Bremerton yacht club plus burgee

Web Reports from the Bridge

16 October 2007

    Don Park
    Rear Commodore

    Photo of Rear Commodore

    I do apologize for missing last month's article. After returning from a eventful weekend at Anderson Island , we unpacked Misty Rose and repacked a 2006 Chevy Van and headed for Steamboat Springs, Colorado. Our daughter (youngest) was to get married. The whole week was sunny and warm which was good because of all the running around for last minute items. As the day approached, the families moved from Condos in town to cabins some 17 miles out. The ceremony was to be held outside in a somewhat rustic scene. The Bride and Groom stood on a small platform with a wood arbor, which was on shore of a flowing river and the guests were seated along a short path.

    My daughter's special day went smooth and all invited guests had a wonderful time. After returning home Donna had to unpack and repack for her trip (next day) to Japan which she does every other month for the Shipyard.

    Just to let you know that Work Party time is upon us, please continue to check the calendar and bulletin board for times. The required time is 16 hours per membership [As voted in at General Membership Meeting of 15 October 2007! (the Web Editor)]. Yes, there is a lunch provided . There is plenty to do, if you have any questions please contact the Work Party Chairman Norm Smith.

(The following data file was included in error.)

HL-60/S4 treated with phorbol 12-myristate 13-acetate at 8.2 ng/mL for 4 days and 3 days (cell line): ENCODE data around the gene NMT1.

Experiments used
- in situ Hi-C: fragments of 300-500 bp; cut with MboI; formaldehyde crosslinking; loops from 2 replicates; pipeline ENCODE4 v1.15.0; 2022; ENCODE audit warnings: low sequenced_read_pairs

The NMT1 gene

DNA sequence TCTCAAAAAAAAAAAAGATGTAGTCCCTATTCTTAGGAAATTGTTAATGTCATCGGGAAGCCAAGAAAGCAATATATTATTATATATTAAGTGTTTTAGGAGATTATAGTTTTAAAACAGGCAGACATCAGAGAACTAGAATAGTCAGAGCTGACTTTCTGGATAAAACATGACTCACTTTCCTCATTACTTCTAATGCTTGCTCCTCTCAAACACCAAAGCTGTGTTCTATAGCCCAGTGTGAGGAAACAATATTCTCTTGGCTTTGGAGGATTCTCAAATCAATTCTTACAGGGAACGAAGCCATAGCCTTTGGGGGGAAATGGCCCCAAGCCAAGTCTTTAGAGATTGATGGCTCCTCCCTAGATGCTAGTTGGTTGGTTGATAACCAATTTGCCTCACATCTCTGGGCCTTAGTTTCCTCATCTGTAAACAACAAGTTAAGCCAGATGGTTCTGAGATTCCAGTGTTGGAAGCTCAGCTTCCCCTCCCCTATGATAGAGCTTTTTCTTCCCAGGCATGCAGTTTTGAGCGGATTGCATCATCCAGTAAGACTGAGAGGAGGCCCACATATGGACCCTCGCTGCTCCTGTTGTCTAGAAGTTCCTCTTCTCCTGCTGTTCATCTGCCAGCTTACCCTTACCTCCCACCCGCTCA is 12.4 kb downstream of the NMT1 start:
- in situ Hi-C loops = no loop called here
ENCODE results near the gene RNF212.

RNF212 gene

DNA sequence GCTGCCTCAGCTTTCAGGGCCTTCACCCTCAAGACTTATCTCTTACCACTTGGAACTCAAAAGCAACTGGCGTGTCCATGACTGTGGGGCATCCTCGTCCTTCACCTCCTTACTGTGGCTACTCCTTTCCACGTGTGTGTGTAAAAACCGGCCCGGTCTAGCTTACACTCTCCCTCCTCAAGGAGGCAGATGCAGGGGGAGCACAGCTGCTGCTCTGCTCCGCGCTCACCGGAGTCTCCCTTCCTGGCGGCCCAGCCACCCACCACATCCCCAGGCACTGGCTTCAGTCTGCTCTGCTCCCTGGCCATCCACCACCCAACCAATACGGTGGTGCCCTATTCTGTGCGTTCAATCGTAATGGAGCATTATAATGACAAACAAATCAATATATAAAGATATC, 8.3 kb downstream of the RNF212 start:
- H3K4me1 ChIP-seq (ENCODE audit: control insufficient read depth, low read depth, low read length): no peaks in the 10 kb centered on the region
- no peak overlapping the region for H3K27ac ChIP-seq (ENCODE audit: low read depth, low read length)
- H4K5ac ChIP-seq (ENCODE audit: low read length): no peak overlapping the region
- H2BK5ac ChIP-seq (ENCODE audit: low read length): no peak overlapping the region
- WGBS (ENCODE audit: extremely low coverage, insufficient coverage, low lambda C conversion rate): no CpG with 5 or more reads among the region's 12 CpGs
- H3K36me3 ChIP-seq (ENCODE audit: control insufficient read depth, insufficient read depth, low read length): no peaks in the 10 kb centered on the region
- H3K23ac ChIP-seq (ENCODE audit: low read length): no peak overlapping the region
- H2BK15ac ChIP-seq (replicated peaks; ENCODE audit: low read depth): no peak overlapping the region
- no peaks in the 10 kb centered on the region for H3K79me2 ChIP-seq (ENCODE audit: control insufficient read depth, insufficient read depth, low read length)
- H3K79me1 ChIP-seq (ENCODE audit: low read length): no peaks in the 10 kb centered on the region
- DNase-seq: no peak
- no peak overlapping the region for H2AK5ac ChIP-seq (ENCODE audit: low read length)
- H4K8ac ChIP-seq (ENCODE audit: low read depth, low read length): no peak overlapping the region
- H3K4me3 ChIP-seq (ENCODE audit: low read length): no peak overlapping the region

Still looking for a Christmas (Santa) ship for the Lighted Boat parade. The P/C's will decorate your boat for you..

    Point to Ponder:
    What is the difference between
    a boat and a yacht?* According to the Merriam-Webster Dictionary, a yacht is a large usually motor-driven craft used for pleasure cruising and a boat is a small vessel for travel on water. This topic is very subjective because according to some the size of a vessel matters and according to others it does not. Below are several descriptions for your interpretation:

    The size issue begins with those who feel that any vessel above 30' is a yacht, while others believe that any vessel over 40' is a yacht and still others believe that any vessel over 65' is a yacht. Anyone who owns a vessel in the 30' to 65' range should realize that if they want to call their vessel a yacht, there are others making the same claim including manufacturers. The consensus seems to be that any vessel between 65' and 150' is a yacht. Vessels larger than 150' would be considered a ship, while others may refer to them as a mega or super yacht.

    A yacht is any private vessel used for pleasure but designed for crossing large bodies of water. A boat is any form of vessel designed to operate on a small body of water. In conclusion to this great debate, the major differences between a yacht and a boat exist largely in the eye of the beholder.

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Posted: 16 October 2007; updated: 17 October (gk)
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